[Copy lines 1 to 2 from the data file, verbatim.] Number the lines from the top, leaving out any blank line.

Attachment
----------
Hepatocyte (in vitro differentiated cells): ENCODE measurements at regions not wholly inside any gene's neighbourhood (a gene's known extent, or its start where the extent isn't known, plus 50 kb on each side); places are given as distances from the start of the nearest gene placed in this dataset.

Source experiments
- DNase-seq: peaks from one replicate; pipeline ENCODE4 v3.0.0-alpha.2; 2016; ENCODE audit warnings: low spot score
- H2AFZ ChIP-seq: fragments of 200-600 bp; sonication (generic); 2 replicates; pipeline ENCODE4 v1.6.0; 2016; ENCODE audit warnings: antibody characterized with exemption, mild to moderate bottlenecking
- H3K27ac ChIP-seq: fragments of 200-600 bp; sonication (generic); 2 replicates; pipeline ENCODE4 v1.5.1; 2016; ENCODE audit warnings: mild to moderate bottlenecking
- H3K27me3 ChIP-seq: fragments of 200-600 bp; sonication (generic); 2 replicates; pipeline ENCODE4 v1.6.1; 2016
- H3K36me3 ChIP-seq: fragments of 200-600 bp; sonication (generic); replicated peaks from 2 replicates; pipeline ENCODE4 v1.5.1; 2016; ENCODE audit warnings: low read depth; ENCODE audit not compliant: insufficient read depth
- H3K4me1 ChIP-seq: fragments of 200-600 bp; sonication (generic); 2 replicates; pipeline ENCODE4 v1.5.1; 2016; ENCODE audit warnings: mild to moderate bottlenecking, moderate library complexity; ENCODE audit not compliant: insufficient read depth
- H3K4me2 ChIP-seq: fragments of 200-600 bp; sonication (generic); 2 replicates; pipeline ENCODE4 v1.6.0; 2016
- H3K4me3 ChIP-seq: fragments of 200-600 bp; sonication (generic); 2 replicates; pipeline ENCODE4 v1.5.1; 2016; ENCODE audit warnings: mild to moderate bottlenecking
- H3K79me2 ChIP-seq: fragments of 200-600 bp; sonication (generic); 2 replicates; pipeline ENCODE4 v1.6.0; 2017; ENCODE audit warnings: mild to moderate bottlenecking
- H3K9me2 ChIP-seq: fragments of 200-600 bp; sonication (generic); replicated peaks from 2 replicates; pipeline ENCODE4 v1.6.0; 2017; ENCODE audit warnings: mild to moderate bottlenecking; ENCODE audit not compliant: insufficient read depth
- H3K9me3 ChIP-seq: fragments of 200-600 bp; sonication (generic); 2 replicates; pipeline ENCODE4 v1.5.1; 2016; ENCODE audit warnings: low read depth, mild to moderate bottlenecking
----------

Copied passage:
Hepatocyte (in vitro differentiated cells): ENCODE measurements at regions not wholly inside any gene's neighbourhood (a gene's known extent, or its start where the extent isn't known, plus 50 kb on each side); places are given as distances from the start of the nearest gene placed in this dataset.

Source experiments